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Folds

Folds

Compositional or metamorphic layers of rocks may bend during ductile deformation to produce folds. Folds commonly form during regional horizontal shortening in orogenic (mountain building) belts at microscopic to regional scales in all rock types (given suitable deformation conditions). Even rocks that at Earth's surface may be brittle and shatter when rapidly deformed, may fold during the application of regional, tectonic stresses over a long period of time at depth. Such a change in rock rheology is due to elevated temperature and confining pressure and the presence of fluids at deeper levels of the crust .

Upright layers (where young beds overlie older beds) that are arched upward are called anticlines. If the direction of younging (facing) is not known, such folds are called antiforms. Layers that are bent downward are called synclines (where beds are upright) or synforms where facing is not known. Cylindrical folds show the same profile in sections normal to their axes at any position along the axis. Folds where profiles vary from section to section and layers describe part of a cone are called conical folds. Folds are also classified according to the orientation of their hinge line or fold axis (the axis of curvature) and of their axial surface (the surface that bisects fold limbs and passes through the fold axis). The angle the fold hinge makes with the horizontal is called the plunge of a fold. Folds plunge gently when this angle is 1030°, moderately between 3060°, steeply between 6090°, and are vertical when axes plunge 90°. Folds are upright where the axial surface is steeply dipping, inclined where the axial surface is moderately dipping, overturned where the axial surface is shallowly dipping and one limb is inverted, and recumbent where the axial surface is horizontal. In parallel folds, the layer thickness measured normal to the layer is constant around the fold. In similar folds, layer thicknesses measured parallel to the axial plane are constant. In describing folds, it is also important to note the inter-limb angle and whether fold hinges are rounded or angular.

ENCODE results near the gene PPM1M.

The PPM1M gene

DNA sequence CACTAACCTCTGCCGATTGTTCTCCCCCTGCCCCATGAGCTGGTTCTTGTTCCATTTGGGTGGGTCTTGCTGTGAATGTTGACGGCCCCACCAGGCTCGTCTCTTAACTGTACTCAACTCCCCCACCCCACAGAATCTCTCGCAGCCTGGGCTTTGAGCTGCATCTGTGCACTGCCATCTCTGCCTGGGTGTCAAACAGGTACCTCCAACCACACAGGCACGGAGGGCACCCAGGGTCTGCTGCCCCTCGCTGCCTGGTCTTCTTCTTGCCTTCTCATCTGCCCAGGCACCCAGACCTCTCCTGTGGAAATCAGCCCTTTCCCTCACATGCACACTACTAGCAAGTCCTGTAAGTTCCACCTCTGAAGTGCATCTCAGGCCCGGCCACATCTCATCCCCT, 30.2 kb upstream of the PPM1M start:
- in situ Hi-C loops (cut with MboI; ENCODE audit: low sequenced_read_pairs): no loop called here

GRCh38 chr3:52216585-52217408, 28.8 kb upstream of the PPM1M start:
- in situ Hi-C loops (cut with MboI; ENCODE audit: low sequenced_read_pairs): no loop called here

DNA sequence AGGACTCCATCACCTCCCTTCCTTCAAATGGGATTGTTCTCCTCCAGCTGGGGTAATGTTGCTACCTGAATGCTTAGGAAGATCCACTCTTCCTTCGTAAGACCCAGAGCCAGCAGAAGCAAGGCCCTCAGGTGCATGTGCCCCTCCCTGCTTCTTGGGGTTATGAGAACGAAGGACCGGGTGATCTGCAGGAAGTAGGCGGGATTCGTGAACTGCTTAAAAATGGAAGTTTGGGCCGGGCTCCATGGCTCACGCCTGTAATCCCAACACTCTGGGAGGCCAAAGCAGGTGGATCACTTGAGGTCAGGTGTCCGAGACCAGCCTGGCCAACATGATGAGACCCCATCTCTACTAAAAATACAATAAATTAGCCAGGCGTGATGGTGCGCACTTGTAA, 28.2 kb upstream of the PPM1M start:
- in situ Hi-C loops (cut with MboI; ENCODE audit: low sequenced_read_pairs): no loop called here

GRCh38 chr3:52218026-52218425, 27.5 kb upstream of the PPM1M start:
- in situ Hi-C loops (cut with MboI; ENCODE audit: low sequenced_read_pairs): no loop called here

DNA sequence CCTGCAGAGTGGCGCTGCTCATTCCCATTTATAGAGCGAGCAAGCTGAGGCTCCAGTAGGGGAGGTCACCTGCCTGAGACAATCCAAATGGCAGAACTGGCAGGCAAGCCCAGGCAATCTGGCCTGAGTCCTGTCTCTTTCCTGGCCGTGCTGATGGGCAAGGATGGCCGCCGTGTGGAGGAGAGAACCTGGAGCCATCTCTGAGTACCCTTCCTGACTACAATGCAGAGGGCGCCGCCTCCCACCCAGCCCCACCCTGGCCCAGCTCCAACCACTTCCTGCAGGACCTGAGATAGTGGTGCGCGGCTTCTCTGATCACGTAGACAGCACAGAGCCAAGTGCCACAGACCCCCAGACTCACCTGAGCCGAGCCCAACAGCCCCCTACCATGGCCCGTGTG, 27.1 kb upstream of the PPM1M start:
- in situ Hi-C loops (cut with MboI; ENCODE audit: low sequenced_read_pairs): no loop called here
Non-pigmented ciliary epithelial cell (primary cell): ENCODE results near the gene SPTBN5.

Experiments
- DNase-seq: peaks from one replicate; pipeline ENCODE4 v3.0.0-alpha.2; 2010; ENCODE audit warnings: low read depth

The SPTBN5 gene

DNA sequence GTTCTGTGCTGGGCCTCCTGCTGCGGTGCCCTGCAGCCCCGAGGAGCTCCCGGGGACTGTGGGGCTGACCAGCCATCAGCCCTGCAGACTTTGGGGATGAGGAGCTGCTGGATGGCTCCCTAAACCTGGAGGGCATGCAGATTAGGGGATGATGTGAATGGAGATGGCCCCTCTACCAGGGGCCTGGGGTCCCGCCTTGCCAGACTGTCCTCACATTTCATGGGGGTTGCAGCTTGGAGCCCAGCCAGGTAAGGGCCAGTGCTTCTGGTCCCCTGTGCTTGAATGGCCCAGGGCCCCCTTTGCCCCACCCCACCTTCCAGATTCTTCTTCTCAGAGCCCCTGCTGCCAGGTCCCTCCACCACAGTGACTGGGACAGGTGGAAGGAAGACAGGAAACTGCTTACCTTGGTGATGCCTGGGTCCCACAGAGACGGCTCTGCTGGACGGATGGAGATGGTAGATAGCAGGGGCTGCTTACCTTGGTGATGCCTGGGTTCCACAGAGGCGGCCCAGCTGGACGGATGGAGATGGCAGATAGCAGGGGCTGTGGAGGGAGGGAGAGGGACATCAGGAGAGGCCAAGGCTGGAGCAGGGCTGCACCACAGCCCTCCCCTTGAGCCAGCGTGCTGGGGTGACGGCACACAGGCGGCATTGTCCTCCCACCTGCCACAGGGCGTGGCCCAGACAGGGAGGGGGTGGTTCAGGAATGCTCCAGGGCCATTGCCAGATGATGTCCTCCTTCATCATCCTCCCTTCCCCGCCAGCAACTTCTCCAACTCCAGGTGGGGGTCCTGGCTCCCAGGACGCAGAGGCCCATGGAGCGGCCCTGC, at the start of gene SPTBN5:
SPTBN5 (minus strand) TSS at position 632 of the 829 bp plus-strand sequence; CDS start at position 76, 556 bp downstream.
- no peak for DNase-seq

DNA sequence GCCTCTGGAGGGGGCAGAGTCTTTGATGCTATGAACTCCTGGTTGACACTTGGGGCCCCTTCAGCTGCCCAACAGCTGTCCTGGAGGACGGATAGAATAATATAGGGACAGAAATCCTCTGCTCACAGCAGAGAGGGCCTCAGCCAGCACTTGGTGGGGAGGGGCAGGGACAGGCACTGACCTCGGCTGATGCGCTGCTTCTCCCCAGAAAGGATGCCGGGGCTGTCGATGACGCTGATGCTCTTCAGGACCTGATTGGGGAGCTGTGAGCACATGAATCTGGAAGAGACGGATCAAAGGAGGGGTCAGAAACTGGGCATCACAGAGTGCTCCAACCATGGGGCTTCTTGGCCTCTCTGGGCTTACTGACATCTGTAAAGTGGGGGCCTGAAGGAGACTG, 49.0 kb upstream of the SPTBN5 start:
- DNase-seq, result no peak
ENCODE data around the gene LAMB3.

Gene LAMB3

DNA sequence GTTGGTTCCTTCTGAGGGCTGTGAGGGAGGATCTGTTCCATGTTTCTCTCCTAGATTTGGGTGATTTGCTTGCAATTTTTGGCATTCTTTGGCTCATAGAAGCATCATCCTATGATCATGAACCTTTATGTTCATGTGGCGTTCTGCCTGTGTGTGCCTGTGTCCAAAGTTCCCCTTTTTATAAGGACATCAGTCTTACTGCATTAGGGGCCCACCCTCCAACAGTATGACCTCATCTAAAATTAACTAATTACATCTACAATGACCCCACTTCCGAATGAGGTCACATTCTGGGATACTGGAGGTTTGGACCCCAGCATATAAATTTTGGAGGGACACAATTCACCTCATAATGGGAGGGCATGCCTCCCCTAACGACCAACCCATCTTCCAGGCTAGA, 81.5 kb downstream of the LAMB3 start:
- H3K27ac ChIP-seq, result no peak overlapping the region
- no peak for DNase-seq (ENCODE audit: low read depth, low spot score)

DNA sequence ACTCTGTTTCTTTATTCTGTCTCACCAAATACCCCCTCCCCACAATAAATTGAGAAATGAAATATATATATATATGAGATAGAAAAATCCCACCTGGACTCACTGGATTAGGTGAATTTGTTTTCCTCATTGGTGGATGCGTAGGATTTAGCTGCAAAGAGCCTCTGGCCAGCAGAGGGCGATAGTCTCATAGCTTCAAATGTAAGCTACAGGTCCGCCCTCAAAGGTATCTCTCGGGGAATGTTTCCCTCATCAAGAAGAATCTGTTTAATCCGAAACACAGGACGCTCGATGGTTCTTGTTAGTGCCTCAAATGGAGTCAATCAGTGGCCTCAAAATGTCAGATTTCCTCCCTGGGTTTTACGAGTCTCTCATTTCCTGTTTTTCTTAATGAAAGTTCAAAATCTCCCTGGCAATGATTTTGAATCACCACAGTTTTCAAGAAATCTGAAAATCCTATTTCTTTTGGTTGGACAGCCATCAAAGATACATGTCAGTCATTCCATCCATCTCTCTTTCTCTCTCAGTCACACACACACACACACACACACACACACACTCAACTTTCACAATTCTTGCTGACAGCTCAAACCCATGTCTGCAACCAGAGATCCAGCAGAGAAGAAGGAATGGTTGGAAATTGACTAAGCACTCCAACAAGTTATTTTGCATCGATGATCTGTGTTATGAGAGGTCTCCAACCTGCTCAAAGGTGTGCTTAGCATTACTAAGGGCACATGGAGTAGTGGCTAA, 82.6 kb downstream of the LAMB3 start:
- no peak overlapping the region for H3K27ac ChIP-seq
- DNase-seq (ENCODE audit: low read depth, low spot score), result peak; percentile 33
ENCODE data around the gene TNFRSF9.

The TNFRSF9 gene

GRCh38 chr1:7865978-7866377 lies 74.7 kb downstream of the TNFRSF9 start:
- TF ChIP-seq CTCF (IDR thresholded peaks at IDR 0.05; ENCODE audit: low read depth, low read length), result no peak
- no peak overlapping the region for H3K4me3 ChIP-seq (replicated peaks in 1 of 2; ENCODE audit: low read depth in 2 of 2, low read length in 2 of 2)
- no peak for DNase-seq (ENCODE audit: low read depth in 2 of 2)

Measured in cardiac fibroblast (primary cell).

Strong (competent) layers interlayered with more ductile (incompetent) layers buckle during layer-parallel shortening. The wavelength of the resulting folds depends on both the layer thickness and the viscosity (competence) contrast between layers. Larger wavelength folds develop in thick or competent layers. Folds may also develop during ductile flow in high-grade metamorphic rocks and in incompetent, lower-grade rocks. Irregular and often highly contorted syn-sedimentary folds can form during deposition of sedimentary rocks within slumps (which may be triggered by earthquakes).

When rocks that have already been folded are subjected to further shortening, early-formed folds may be refolded. Different fold interference patterns develop depending on the relative orientations of axes and axial surfaces for both generations of folds. A "dome and basin" (or, "egg carton") pattern results from the interference between two sets of upright folds whose axial surfaces are at a large angle to each other. A mushroom-shaped interference pattern results where folds with horizontal or shallowly dipping axial surfaces are folded by upright folds. A "hook" interference pattern occurs where fold axes are of similar orientation, but where axial surfaces are at a high angle to each other.

Folds may also form during regional crustal extension, such as in sedimentary basins. Roll-over antiforms develop over curved extensional (normal) faults in the upper, brittle crust or ductile shear zones in the middle to lower crust. Synforms are formed above areas where the underlying fault or ductile shear zone changes from shallowly to steeply dipping. Folds may also form during back-rotation of layers between two extensional faults or ductile shear zones. In high-grade rocks, folds may also form in surrounding layers when a competent layer pinches and swells or separates into barrel-shaped fragments (boudins) during layer-parallel extension.

Folds control the formation and localization of some petroleum and mineral deposits. Many oil and gas traps are created by regional-scale antiforms or domes formed by fold superposition , in wrench zones, or on the margins of salt diapirs. Some gold deposits are also controlled by folds. Differences in fold style of adjacent beds may lead to parting of beds along fold hinges. Quartz and, if chemical conditions are favorable, gold, may be deposited from fluids that migrate to such dilatational sites forming saddle reefs. In higher-grade rocks, rare metal pegmatites may intrude dilatational sites along fold hinges. Folds also provide geologists with valuable information about the orientation of stresses in Earth's crust at the time of their formation, helping them to unravel regional geological history.

See also Industrial minerals; Orogeny; Plate tectonics

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diapirism

diapirism See DIAPIR.

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